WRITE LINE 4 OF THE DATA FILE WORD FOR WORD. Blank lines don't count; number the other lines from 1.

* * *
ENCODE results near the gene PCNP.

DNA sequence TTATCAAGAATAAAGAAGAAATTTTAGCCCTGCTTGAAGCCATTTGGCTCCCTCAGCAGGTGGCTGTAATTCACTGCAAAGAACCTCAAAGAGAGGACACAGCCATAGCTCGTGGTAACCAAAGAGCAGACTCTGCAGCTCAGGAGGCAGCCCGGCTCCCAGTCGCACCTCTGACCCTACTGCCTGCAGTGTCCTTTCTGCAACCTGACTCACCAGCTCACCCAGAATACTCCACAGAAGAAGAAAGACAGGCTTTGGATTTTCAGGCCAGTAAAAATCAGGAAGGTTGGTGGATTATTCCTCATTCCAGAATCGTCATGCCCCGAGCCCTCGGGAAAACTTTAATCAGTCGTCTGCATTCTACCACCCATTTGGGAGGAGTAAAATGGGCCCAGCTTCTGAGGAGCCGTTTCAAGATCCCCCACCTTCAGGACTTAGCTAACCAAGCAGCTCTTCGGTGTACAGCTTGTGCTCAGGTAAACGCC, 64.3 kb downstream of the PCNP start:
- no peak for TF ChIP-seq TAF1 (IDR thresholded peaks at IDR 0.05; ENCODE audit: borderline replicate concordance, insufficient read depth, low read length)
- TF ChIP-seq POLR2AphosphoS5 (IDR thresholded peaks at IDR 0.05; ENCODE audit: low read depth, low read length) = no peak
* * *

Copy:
- TF ChIP-seq POLR2AphosphoS5 (IDR thresholded peaks at IDR 0.05; ENCODE audit: low read depth, low read length) = no peak